On 8/31/2011 4:59 AM, Bruno Marchal wrote:

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On 31 Aug 2011, at 04:55, Pierz wrote:Sophistry has a smell. Sometimes an argument smells of it, but it may be a lot harder to pin down where the specious logic is – especially when it’s all dressed up in a mathematical formalism that may be inaccessible to the non-mathematician/logician. However the problem with the arguments relating to consciousness in this paper is not so hard to pin down, and indeed Stephen King is on the right track with his objection. Eastmond argues that an infinite conscious lifetime is impossible because, in ‘finding oneself’ at a particular point in that lifetime, one would have to gain an infinite amount of knowledge, which is absurd. He concludes that such an infinite lifetime is in principle impossible. The flaw lies in the way the author glosses over the notion of “gaining information”. In examining the problem, he treats this “gaining of information” as if it occurred magically the moment one finds oneself at a certain point in a lifetime, but in fact such information has to be acquired by a concrete computation. For example, if I am to gain information about my current lifetime position, I need to examine a calendar and compare this to stored or acquired knowledge about my date of birth. In the case of an infinite lifetime, the size of the computation required is arbitrarily large (but finite) in the case of an infinite lifetime with a lower bound (a life time with a starting point), or simply uncomputable in the case of an infinite lifetime with no lower bound. This is the same as saying that one cannot calculate the age of a person who has always existed. The fact that such a person’s age is uncomputable does not however mean that such a person cannot exist. The favoured theory in modern cosmology suggests that the universe is spatially infinite. How then do we calculate the position of our planet in this universe? If astronomers had infinite access to the map of the universe, they could still never calculate our position, because the calculation would be infinite. Given that time is known to be interconvertible with space, it follows that the same logic would apply to locating an event on an infinite timeline. The situations are mathematically indistinguishable, yet this does not prove away the spatially infinite universe theory. In an infinite lifetime with no lower bound, we can never know our age, and the amount of information ‘gained’ when we find ourselves at a point of time in such a lifetime is a function of how much information we can process (concrete processing limitations) and the amount of information available to us about our position. Whichever is smaller forms the limit. There is also a flaw in the reasoning in relation to the proposed conscious computer which resets itself in order to generate repeated (and therefore infinite) conscious moments. We must remember that the information gain is made by the conscious entity and must form part of its conscious computation. Otherwise where is the supposed gain occurring? All we would have is an objective description of a perfectly mathematically conceivable situation – an infinite set of values for the set of conscious moments, or an infinitely long string to define a moment within that set. So the computer must gain the information. But it cannot do so if it continually resets. The invocation of thermodynamics does not help if the computer cannot access information about entropy. It can escape this problem with an endless incrementing loop, but then it needs an infinite memory to store this growing string. Its computational limitations inevitably force its incrementing register to 'clock over' (like Y2K) at some point, causing it to repeat itself. So unless we grant the possibility of an infinite mind/computer, an infinite lifetime necessarily entails the repeat of conscious experience (just as cosmologists grant that the spatially infinite universe with locally finite information must entail a Nietzschean infinite recurrence). Such a lifetime is perfectly imaginable. Indeed, theoretically an infinite lifetime with no repetition is possible with infinite computational resources. With these flaws the remaining argument regarding the impossibility of a deterministic and conscious computer need not even be addressed, since they are built on unsound foundations.I agree. Eastmond still fails to see that computationalism entails anindexical approach to time and reality. This makes experiencesrelational and relative, even if "correctly" felt as absolute"here-and-now" by the person subject.Bruno http://iridia.ulb.ac.be/~marchal/On Aug 25, 8:12 am, David Nyman <david.ny...@gmail.com> wrote:This paper presents some intriguing ideas on consciousness,computation andthe MWI, including an argument against the possibility of consciousnesssupervening on any single deterministic computer program (Brunomight findthis interesting). Any comments on its cogency? http://arxiv.org/abs/gr-qc/0208038 David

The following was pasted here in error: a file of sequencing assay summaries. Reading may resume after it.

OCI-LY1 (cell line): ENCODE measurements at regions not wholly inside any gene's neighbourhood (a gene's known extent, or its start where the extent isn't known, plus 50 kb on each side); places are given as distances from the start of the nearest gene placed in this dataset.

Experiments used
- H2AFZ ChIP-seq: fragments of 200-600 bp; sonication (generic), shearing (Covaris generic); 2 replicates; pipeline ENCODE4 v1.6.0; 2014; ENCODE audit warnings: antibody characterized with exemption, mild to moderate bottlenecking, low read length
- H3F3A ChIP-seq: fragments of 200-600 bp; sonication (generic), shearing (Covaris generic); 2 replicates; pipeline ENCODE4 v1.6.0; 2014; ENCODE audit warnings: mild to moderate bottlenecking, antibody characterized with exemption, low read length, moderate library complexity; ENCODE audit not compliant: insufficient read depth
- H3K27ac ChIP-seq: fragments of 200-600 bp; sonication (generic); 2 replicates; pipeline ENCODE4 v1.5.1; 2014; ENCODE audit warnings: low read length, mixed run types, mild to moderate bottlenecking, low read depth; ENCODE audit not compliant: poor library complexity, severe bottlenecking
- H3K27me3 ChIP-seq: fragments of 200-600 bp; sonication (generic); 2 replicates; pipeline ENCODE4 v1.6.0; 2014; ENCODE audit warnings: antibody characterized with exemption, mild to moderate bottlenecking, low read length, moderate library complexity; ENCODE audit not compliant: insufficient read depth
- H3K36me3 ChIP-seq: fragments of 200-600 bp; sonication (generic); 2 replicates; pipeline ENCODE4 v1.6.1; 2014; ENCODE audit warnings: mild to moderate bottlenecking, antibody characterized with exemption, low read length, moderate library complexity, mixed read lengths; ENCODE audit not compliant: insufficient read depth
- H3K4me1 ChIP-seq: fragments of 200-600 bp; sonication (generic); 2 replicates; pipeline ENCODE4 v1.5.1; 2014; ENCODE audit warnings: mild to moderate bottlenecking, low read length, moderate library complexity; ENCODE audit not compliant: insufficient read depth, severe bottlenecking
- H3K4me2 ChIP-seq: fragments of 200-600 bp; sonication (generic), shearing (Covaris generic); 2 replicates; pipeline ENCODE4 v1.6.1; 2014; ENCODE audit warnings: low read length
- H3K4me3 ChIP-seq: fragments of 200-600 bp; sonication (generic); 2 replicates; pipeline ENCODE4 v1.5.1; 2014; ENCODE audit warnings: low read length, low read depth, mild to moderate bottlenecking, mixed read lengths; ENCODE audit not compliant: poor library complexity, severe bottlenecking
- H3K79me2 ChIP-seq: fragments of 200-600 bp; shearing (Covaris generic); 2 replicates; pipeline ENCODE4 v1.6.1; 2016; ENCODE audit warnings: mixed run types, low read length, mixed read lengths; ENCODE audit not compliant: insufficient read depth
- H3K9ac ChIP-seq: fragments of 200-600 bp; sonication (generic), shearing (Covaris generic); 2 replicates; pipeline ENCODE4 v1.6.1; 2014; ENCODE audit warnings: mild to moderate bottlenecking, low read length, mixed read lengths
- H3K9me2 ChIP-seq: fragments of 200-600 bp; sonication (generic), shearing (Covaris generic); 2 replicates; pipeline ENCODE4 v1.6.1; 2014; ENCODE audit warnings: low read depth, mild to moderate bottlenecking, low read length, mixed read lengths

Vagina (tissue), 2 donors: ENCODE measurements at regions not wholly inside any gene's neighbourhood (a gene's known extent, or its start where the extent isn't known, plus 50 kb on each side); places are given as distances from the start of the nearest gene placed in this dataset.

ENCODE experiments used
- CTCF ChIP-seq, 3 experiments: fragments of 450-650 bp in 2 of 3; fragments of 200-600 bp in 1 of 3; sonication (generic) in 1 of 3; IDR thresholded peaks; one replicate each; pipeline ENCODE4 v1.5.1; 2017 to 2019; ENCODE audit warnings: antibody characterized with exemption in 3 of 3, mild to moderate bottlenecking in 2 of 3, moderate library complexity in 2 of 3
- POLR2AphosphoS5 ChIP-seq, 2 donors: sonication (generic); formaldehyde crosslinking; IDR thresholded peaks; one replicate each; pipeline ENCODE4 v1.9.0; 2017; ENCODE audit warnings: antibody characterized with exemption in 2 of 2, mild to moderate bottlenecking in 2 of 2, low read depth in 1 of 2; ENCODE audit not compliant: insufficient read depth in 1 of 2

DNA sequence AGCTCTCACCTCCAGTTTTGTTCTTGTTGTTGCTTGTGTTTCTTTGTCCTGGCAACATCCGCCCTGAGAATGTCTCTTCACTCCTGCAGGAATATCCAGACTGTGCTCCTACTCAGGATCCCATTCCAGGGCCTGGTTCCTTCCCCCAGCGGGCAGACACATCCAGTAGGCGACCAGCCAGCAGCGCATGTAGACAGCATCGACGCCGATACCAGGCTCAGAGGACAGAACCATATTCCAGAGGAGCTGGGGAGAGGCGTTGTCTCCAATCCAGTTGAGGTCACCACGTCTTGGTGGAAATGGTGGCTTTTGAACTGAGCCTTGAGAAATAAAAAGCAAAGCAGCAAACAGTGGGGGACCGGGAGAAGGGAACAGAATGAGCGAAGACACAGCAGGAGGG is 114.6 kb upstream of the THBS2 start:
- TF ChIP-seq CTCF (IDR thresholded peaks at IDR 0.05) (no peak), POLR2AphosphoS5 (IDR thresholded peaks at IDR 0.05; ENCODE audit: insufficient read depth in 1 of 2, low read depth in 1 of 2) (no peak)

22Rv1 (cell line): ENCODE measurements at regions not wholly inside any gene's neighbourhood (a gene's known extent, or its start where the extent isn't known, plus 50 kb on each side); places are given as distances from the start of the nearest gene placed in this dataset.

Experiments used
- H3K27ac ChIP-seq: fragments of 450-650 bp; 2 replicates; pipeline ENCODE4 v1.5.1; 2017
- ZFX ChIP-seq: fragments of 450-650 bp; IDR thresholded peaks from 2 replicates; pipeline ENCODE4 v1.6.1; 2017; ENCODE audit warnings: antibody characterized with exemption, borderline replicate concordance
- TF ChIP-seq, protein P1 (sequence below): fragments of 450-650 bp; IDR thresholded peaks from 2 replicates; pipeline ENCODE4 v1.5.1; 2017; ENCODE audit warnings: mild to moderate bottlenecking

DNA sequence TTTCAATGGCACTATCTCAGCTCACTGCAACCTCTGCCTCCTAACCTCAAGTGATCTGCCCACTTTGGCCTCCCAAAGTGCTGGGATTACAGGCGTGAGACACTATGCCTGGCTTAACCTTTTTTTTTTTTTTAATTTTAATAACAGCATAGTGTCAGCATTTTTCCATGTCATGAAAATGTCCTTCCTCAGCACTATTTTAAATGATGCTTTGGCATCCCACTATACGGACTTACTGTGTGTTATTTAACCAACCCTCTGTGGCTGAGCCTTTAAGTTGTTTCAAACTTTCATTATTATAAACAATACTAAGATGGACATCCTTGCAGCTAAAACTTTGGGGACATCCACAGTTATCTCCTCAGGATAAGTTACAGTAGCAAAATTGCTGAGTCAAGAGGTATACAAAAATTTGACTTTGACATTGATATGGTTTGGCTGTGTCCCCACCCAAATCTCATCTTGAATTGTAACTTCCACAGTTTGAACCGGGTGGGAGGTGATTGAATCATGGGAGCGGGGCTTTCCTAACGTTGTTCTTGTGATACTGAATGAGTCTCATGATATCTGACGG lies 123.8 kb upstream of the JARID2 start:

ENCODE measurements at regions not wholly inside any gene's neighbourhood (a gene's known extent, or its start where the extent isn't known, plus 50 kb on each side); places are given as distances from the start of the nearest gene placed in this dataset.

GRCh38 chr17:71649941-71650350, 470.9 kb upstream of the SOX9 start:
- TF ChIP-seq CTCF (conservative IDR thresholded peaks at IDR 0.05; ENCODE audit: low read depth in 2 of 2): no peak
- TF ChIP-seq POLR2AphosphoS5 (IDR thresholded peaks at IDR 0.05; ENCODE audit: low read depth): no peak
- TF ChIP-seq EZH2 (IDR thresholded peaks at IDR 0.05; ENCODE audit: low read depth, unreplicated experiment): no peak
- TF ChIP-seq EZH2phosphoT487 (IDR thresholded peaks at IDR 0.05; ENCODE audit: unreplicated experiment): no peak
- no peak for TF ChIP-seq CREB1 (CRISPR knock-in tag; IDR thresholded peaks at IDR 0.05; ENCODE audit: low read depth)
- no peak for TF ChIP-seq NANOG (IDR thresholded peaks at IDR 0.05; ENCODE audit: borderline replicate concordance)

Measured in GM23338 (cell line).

Hi Pierz,

`Thank you for your comments and elaborations. Your remarks also`

`shows that the measure problem is important to understand. BTW, there is`

`a very good discussion of this in David Deutsch's new book 'The`

`Beginning of Infinity'.`

HI Bruno,

`Could you elaborate on how the indexification of time 'makes'`

`experiences relational and relative?`

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